Our Kamal Pokhari

Kathmandu Valley's ponds need to be revived, not just restored

Ghanshyam Rajkarnikar still has fond memories of the wide pond near his house in Kathmandu. As a child, he played along the edge of Kamal Pokhari, named after the lotus that once grew profusely on it.

The lotus does not grow anymore, the pond has shrunk, and in the past months its water has been drained to make way for commercial development. Wild grass has taken over the dry bed where a fisherman used to take his boat out to catch fish to sell in the market.

“We would ask him to pick us some lotus flowers from the middle of the pond,” recalls Rajkarnikar, now 80, and whose family owns Krishna Pauroti Bhandar, one of the oldest bakeries in town.

Ever since Mayor Bidhya Sundar Shakya of Kathmandu Metropolitan City (KMC) tried to repeat what he tried to do in Rani Pokhari, heritage conservationists have been up in arms to stop the use of concrete to ‘beautify’ a water body that served to recharge Kathmandu’s groundwater and had cultural significance.


Mayor Shakya’s team calls it a ‘fusion’ project to merge modern urban needs with traditional heritage. But activists have been up in arms about the use of concrete, and the construction of a ferro-cement lotus in the middle of the pond.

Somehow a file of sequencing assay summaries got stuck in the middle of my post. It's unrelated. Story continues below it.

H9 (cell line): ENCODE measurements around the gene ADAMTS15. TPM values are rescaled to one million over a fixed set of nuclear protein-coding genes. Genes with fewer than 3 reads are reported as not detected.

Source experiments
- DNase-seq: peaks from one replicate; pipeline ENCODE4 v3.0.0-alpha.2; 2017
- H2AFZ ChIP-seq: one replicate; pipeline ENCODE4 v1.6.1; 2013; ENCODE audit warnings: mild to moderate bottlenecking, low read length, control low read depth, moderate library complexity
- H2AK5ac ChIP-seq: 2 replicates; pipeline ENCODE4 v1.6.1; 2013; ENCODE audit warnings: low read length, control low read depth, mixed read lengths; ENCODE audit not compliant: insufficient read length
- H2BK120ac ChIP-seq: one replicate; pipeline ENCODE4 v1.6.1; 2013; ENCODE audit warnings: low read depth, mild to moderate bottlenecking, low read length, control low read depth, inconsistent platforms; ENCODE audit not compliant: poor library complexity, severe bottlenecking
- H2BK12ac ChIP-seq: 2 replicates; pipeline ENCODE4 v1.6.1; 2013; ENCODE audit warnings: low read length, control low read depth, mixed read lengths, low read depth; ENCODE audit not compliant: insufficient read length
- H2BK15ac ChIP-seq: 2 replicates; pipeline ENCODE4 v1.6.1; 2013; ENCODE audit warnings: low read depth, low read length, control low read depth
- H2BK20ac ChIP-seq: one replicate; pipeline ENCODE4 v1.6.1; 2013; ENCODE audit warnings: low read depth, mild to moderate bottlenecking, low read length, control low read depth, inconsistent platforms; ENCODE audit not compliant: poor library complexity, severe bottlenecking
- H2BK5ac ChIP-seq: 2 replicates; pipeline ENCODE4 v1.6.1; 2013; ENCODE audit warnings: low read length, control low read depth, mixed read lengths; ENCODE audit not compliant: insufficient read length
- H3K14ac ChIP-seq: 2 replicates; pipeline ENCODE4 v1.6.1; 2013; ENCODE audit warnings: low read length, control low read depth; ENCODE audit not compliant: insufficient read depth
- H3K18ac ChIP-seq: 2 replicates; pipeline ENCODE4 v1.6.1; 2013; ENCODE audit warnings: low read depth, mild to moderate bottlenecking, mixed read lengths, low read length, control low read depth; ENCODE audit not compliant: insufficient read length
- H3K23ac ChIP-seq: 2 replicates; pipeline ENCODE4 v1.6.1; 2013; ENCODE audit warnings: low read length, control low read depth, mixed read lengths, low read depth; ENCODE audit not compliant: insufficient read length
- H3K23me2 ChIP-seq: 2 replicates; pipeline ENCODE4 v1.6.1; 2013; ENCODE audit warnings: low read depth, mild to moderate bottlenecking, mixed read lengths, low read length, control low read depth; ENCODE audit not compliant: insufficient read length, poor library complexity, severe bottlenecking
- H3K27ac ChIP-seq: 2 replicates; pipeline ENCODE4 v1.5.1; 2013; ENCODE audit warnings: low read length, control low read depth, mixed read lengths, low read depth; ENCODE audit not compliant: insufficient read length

“If you do not allow aquatic plants and animals to grow naturally, they will die and that is why the use against concrete is dangerous for biodiversity,” says land and water management engineer P S Joshi.

There have been previous efforts to revive Kamal Pokhari. In 2017, Nepali Congress MP Gagan Thapa worked with environmentalists to revive the pond and to stop garbage dumping.

But by 2019, Kamal Pokhari had turned into a wasteland, and the KMC announced plans to develop the area into a recreational space with an artificial lotus. The plan has been met with stiff resistance from activists.

“Currently, the swampy soil bed is the lifeline of the pond, it retains water," says architect and activist, Susan Vaidya.  He explains that in situations when a pond is left dry for a long time, it loses its ability to retain water.

Deconstruction reconstruction, Alok Siddhi Tuladhar

“It is not about how much concrete is being used, it is about destroying the natural water levels,” says Vaidya, who, along with other activists, has met Mayor Shakya to try to make him understand local sentiments.

Nepali Times asked Shakya to respond to the criticism. He said, “Kamal Pokhari was already a lost case, sewage and garbage was being dumped. As soon as the contractors finish their work we will fill it up with water.”

The KMC says it will “beautify” Kamal Pokhari and will retain its originality. The water will be recycled so that it does not gather algae.

Engineer Prem B Shrestha Ranjit is coordinator of the Kamal Pokhari Restoration Project, and says, “There will be smaller ponds at the four corners of the pond where lotus flowers will be grown to ensure that the pond retains its identity.”

Ranjit disclosed that the pond will be first filled with 25 million litres of Melamchi water, and topped off with water pumped from a deep well.